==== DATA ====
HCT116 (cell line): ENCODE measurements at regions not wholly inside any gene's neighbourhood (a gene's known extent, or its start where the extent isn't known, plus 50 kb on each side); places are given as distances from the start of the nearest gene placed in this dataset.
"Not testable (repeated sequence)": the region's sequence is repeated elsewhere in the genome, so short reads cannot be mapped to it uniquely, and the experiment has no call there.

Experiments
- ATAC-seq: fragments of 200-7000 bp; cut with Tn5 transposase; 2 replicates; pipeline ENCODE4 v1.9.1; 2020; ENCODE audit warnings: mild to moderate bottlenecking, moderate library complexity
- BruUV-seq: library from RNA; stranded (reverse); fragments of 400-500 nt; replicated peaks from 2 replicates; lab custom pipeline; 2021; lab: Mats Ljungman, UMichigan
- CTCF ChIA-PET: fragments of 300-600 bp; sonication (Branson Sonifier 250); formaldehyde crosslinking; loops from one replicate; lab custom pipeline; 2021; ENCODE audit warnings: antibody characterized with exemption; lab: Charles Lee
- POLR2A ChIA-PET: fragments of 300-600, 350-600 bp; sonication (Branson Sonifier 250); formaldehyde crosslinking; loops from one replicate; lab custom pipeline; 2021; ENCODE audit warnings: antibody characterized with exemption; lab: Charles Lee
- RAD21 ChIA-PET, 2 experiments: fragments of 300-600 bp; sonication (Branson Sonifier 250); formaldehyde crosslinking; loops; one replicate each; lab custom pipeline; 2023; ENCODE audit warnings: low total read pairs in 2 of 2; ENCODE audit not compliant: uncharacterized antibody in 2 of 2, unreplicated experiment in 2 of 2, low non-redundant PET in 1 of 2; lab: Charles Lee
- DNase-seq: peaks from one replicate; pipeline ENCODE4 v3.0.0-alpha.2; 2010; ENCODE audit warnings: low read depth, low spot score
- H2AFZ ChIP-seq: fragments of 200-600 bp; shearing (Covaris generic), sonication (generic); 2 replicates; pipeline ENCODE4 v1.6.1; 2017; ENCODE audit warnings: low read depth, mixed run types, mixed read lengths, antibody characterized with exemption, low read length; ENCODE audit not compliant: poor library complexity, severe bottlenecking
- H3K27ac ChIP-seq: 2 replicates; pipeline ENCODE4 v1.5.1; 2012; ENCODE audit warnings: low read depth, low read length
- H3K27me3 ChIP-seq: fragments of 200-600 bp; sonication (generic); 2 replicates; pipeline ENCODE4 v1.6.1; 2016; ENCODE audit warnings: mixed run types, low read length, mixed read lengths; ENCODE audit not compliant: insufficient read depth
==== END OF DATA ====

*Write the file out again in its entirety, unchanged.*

HCT116 (cell line): ENCODE measurements at regions not wholly inside any gene's neighbourhood (a gene's known extent, or its start where the extent isn't known, plus 50 kb on each side); places are given as distances from the start of the nearest gene placed in this dataset.
"Not testable (repeated sequence)": the region's sequence is repeated elsewhere in the genome, so short reads cannot be mapped to it uniquely, and the experiment has no call there.

Experiments
- ATAC-seq: fragments of 200-7000 bp; cut with Tn5 transposase; 2 replicates; pipeline ENCODE4 v1.9.1; 2020; ENCODE audit warnings: mild to moderate bottlenecking, moderate library complexity
- BruUV-seq: library from RNA; stranded (reverse); fragments of 400-500 nt; replicated peaks from 2 replicates; lab custom pipeline; 2021; lab: Mats Ljungman, UMichigan
- CTCF ChIA-PET: fragments of 300-600 bp; sonication (Branson Sonifier 250); formaldehyde crosslinking; loops from one replicate; lab custom pipeline; 2021; ENCODE audit warnings: antibody characterized with exemption; lab: Charles Lee
- POLR2A ChIA-PET: fragments of 300-600, 350-600 bp; sonication (Branson Sonifier 250); formaldehyde crosslinking; loops from one replicate; lab custom pipeline; 2021; ENCODE audit warnings: antibody characterized with exemption; lab: Charles Lee
- RAD21 ChIA-PET, 2 experiments: fragments of 300-600 bp; sonication (Branson Sonifier 250); formaldehyde crosslinking; loops; one replicate each; lab custom pipeline; 2023; ENCODE audit warnings: low total read pairs in 2 of 2; ENCODE audit not compliant: uncharacterized antibody in 2 of 2, unreplicated experiment in 2 of 2, low non-redundant PET in 1 of 2; lab: Charles Lee
- DNase-seq: peaks from one replicate; pipeline ENCODE4 v3.0.0-alpha.2; 2010; ENCODE audit warnings: low read depth, low spot score
- H2AFZ ChIP-seq: fragments of 200-600 bp; shearing (Covaris generic), sonication (generic); 2 replicates; pipeline ENCODE4 v1.6.1; 2017; ENCODE audit warnings: low read depth, mixed run types, mixed read lengths, antibody characterized with exemption, low read length; ENCODE audit not compliant: poor library complexity, severe bottlenecking
- H3K27ac ChIP-seq: 2 replicates; pipeline ENCODE4 v1.5.1; 2012; ENCODE audit warnings: low read depth, low read length
- H3K27me3 ChIP-seq: fragments of 200-600 bp; sonication (generic); 2 replicates; pipeline ENCODE4 v1.6.1; 2016; ENCODE audit warnings: mixed run types, low read length, mixed read lengths; ENCODE audit not compliant: insufficient read depth